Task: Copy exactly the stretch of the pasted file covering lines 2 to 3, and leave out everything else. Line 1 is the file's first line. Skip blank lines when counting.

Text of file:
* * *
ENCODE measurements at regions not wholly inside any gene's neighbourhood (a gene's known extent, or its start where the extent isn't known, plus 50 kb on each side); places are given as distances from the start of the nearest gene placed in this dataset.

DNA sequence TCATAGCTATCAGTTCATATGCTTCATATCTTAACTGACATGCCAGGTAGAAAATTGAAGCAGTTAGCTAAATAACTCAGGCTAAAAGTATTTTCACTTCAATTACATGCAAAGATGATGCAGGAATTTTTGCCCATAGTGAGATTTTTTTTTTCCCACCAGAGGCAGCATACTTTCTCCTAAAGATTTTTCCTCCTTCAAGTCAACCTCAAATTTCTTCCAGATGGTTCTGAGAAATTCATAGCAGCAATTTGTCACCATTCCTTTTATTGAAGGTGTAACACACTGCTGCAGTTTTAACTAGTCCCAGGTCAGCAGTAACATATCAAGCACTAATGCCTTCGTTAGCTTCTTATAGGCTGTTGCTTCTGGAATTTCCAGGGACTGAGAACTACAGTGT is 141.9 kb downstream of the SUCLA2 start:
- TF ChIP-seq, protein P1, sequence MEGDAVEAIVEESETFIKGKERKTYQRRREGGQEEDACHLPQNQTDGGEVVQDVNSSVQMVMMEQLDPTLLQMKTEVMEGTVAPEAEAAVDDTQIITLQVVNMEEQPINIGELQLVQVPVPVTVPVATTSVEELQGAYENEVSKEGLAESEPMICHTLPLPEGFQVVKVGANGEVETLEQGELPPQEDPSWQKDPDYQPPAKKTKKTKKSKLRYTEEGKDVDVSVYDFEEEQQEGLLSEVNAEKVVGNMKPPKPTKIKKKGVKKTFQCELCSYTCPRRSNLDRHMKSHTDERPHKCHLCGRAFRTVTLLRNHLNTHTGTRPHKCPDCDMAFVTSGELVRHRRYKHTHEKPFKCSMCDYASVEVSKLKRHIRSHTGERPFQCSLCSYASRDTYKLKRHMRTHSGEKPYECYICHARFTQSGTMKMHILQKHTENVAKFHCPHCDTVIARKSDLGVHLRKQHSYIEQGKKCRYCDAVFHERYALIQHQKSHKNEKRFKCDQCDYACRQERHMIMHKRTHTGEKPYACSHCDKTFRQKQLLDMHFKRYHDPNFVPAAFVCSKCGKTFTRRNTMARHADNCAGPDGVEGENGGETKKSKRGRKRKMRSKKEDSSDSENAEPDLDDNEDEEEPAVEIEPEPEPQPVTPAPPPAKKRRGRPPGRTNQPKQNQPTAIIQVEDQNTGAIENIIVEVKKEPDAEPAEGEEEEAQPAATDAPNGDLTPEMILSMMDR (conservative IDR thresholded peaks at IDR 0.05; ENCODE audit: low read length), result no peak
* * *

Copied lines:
DNA sequence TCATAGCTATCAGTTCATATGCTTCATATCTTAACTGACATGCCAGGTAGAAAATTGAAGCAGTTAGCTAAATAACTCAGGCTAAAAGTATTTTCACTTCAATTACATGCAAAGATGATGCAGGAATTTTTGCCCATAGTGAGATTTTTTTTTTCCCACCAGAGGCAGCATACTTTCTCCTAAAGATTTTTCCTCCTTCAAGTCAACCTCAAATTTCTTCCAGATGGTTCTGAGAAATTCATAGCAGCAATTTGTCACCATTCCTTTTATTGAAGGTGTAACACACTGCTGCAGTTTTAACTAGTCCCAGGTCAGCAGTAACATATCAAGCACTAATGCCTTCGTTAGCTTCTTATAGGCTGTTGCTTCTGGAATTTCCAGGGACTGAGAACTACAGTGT is 141.9 kb downstream of the SUCLA2 start:
- TF ChIP-seq, protein P1, sequence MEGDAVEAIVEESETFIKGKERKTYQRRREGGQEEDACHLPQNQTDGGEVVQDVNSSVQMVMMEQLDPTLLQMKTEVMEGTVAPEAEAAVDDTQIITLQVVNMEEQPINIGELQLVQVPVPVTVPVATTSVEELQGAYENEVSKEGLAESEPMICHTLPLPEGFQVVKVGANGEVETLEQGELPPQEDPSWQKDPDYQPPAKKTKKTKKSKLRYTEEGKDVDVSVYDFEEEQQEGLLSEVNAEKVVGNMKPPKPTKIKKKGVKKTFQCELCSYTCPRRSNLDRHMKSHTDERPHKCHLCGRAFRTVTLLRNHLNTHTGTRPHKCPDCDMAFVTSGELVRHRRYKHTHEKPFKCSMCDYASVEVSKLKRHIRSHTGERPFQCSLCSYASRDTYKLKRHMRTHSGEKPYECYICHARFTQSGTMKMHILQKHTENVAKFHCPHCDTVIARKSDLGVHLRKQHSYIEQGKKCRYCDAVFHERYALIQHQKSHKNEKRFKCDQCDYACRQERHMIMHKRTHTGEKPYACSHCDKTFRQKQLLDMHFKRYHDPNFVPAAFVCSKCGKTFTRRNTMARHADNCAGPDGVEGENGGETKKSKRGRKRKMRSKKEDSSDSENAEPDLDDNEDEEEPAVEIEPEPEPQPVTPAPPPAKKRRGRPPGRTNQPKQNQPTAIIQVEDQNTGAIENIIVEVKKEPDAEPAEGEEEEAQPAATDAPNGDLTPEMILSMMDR (conservative IDR thresholded peaks at IDR 0.05; ENCODE audit: low read length), result no peak